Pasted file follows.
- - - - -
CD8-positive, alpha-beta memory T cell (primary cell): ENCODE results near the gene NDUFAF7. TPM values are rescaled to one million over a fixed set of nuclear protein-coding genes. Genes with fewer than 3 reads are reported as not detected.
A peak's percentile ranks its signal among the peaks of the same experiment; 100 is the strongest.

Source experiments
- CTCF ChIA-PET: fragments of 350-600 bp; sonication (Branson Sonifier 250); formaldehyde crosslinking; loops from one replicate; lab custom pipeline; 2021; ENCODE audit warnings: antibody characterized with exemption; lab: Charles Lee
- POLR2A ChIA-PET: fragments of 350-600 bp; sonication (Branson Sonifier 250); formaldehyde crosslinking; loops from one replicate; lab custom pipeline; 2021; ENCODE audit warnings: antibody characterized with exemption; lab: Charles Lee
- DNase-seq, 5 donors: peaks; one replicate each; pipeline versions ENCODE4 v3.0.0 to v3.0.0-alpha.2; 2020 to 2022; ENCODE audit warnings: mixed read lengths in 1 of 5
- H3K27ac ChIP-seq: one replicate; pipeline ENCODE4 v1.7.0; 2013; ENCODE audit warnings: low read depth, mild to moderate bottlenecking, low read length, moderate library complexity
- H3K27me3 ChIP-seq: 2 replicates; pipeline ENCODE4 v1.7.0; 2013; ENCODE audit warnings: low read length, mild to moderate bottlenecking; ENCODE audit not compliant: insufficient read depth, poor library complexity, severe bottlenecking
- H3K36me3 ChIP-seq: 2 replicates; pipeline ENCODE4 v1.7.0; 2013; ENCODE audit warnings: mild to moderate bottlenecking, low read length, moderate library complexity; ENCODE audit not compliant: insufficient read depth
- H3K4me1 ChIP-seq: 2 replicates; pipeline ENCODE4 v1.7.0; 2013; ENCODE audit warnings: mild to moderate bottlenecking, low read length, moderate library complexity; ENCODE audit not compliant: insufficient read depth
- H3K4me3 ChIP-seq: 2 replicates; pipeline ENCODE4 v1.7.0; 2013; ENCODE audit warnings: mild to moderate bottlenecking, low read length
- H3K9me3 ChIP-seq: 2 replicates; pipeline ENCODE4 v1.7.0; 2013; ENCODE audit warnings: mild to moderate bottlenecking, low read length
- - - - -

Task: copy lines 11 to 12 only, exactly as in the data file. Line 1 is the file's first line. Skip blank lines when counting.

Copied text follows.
- H3K4me3 ChIP-seq: 2 replicates; pipeline ENCODE4 v1.7.0; 2013; ENCODE audit warnings: mild to moderate bottlenecking, low read length
- H3K9me3 ChIP-seq: 2 replicates; pipeline ENCODE4 v1.7.0; 2013; ENCODE audit warnings: mild to moderate bottlenecking, low read length